Voter registration: Battle to acquire IDs

WHILE for many having a birth certificate and a national identity document is considered a given, the on-going voter registration exercise has revealed that scores of people have never bothered to acquire such documents.

Report by Blondie Ndebele

A visit to a voter registration site at Robert Sinyoka yesterday revealed that a number of youths from the settlement and neighbouring Pumula did not have requisite documents and hoped to use the registration exercise to obtain them.

A 34-year-old woman from Pumula South, Thobekile Dube, said she had never had a birth certificate before, though both her parents are still alive and lived in South Africa.

“The registry officials said they want a birth record and a health card for me to get a birth certificate or I should come with my parents,” she said.
“I was born at Mpilo Central Hospital and I went there to obtain the birth record.

“When I got here this morning, they said I should bring a health card which I do not have. I guess I will spend the whole of my life without the documents.”
Dube said she had visited the registry offices on several occasions and had failed to get a birth certificate because she failed to produce the required documents.

Mduduzi Tshabalala, a 25-year-old resident of Robert Sinyoka, said he did not have a birth certificate and was trying his luck. Both his parents died before they could acquire the document for him. He said he was living a normal life and had never done anything which needed identification documents.

“I want to take a birth certificate so that I can get a national identity card. I have never been to school and I have never done anything that requires documents,” he said.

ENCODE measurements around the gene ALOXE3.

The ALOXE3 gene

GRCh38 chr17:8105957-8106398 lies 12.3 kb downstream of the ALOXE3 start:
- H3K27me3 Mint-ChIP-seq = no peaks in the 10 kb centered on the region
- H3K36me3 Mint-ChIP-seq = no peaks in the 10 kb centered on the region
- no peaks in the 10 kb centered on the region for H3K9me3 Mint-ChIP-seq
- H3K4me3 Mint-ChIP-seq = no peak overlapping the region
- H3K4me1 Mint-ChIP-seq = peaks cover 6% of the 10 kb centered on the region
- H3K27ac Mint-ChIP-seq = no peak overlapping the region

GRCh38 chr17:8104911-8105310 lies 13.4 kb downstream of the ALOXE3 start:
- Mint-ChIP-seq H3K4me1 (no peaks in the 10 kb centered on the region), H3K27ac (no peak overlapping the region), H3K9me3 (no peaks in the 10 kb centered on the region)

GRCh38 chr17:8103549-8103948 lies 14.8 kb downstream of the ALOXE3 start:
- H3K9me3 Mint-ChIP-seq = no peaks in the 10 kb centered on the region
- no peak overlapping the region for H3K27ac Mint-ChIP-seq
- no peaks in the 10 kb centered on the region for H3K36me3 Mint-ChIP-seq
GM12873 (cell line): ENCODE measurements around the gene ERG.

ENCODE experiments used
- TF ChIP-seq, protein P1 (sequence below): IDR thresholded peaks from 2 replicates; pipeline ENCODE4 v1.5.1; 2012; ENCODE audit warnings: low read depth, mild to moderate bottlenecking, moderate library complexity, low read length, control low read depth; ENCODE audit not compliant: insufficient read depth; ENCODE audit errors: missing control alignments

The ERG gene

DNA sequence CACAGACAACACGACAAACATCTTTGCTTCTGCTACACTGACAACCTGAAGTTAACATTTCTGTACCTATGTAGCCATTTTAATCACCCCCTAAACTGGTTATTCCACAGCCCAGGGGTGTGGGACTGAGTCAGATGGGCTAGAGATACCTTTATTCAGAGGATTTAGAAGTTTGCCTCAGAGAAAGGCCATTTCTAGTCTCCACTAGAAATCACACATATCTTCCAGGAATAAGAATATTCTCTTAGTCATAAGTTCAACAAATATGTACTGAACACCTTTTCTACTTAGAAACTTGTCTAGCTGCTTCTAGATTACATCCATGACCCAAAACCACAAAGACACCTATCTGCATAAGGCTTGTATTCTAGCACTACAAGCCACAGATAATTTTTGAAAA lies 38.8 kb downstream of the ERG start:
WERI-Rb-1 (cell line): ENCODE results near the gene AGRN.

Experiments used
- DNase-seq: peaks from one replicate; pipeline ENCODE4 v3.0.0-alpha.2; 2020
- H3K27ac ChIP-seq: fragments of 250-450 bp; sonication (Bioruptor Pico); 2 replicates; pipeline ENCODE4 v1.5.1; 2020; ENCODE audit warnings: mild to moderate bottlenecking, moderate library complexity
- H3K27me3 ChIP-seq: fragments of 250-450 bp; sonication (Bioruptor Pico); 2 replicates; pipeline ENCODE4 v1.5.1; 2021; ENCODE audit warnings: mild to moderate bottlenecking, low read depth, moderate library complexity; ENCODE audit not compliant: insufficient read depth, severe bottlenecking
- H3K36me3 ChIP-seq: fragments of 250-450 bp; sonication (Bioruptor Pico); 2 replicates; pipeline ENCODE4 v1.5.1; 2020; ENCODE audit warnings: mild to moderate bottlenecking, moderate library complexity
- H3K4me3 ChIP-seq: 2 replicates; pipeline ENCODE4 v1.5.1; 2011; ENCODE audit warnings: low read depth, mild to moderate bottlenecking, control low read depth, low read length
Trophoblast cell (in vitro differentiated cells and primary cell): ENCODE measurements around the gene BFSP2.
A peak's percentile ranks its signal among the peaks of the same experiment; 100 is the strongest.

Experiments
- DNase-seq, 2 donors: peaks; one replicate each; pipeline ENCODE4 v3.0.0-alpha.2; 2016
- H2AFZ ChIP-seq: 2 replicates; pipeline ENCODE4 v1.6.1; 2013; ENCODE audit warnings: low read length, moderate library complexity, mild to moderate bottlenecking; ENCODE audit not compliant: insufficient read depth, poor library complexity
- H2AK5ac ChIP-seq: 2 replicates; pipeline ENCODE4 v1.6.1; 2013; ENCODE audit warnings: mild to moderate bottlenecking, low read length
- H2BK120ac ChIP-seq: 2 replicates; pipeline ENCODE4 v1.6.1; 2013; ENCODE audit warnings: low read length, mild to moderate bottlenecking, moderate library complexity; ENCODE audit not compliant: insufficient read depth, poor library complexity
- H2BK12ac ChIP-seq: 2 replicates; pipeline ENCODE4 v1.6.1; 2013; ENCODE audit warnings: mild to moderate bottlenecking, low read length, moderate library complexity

“I came here because I heard that they issue the documents, otherwise I would not have gone to queue at Msiteli registry for a birth certificate.”

For Rosina Moyo from Pumula suburb, said the mobile voter registration was an opportunity for her to get a birth certificate for her 17-year-old daughter who has never attended school because she (Rosina) could not afford to take her to school or get her the documents.

“Her father died while she was very young. She is now an old woman and does not have a birth certificate,” she said.

“We really appreciate that these people are here to help us, but they are making things difficult as they keep asking for papers that we can’t even produce.”

Sofie Sibanda (57), who was also looking forward to acquiring identity documents, said all her particulars, together with those of eight other family members, were burnt last year during a fire that gutted her house.

“If I get a birth (certificate) and an ID, I will help my children to get the documents too because things have been really hard,” she said. “Some of my children failed to go to school this year and we cannot live a normal life without those.”

Most people said they took the initiative to visit the registration centres after being told they would be able to obtain relevant documents without having to go to the provincial registration offices.

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